Common Feline Ailments

Common feline ailments can be loosely grouped into several different categories. Every cat owner should be aware of these ailments and learn to recognize the early signs and symptoms so they can choose the best course of treatment and prevent a medical emergency.

Gastrointestinal Ailments

Many cats have liver, bladder and kidney problems that, if not caught early enough, will kill them. Symptoms such as excessive thirst, increased urination, nausea and loss of appetite point to kidney ailments. As the disease advances, the cat develops bad breath, severe dehydration, lethargy, vomiting and mouth ulcers. Bladder ailments will show the same early symptoms as kidney ailments, but will often be accompanied by symptoms such as straining but producing little urine, improper elimination and bloody urine.

Liver ailment symptoms include nausea and vomiting, loss of appetite, swollen abdomen, jaundice and pale stools.

Constipation usually occurs in sedentary cats or ones with little bulk in their diet.

Diarrhea is usually a minor irritation in the digestive tract and will clear up if you withhold food for 24 to 48 hours. Be sure to offer plenty of water. If it doesn't clear up or if the cat is vomiting or having convulsions, you need to get him to the veterinarian right away.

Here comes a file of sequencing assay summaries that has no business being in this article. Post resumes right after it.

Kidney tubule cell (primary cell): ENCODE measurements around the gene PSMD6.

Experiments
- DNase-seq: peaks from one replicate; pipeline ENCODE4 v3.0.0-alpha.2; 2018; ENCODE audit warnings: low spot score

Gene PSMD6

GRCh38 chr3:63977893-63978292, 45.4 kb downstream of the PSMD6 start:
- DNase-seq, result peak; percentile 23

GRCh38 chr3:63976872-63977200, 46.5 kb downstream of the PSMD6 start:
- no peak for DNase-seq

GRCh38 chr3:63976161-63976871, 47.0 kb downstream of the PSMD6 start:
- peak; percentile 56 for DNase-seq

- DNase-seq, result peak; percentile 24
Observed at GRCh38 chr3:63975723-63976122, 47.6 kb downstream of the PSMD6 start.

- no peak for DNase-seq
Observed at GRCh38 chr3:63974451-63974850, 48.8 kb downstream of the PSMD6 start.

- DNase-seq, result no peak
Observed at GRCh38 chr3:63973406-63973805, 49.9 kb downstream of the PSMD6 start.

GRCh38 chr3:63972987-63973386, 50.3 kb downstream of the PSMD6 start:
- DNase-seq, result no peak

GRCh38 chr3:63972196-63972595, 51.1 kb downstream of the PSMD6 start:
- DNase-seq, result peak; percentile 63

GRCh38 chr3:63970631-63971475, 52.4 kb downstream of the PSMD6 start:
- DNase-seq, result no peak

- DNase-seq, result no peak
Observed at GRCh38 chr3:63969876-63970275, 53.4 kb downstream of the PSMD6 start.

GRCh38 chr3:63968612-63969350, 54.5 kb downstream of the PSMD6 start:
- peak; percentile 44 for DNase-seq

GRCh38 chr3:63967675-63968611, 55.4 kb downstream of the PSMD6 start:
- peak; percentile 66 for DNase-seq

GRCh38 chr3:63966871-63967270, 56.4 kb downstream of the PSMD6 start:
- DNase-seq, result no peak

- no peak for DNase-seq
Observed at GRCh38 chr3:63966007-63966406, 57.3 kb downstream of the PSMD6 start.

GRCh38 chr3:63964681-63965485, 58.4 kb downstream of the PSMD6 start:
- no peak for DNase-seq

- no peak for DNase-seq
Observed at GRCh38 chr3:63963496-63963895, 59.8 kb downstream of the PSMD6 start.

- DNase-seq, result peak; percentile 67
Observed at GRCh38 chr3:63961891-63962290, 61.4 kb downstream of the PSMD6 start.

Vomiting can occur when a cat eats too fast or has hairballs he needs to eliminate. Check out what he vomits up; a hairball problem will respond to an OTC remedy you can purchase at the pet store. If he is vomiting up food, give him smaller, more frequent meals or leave dry kibble available to him to eat at will.

Skin Ailments

Common skin ailment symptoms include hair loss, itching, dry flaky skin, inflammation, oily hair, redness, crusty patches and foul skin odor. If your cat is biting, scratching and chewing at his skin, check him over carefully. Food allergies and chemical toxicity found in products such as pesticides, paints and cleaners are the usual culprits.

Abscesses are swollen lumps that frequently break through the skin and either have a bloody discharge or crusty top.

Feline acne is small pimples usually found on the chin. You can try cleaning with hydrogen peroxide, but call your veterinarian if it does not clear up in 14 days.

Dental Ailments

Periodontal disease is a slow build-up of tartar and plaque on the cat's teeth and causes the gums to swell, recede and bleed. The cat will often have foul breath, salivate excessively and, if left unchecked, infection could enter the bloodstream.

You can combat this by brushing your cat's teeth regularly and adding hard kibble or chewy treats to his diet.

Pale gums could be a symptom of feline leukemia or anemia and should be checked by a veterinarian.

Eye and Ear Ailments

Cornea tears are frequent in cats and require immediate veterinary care.

The most common ear problem is mites. You can buy a good OTC remedy at your local pet store.

Parasitic Ailments

Parasitic ailments include fleas and tapeworms (the larvae of fleas) and usually appear near the anus or in the stool as moving grains of rice.

Roundworms are usually seen in kittens, although adult cats can also harbor them. Symptoms include extended abdomen, diarrhea, vomiting, black stool, weight loss and anemia. Your veterinarian should be consulted for treatment of worms and fleas.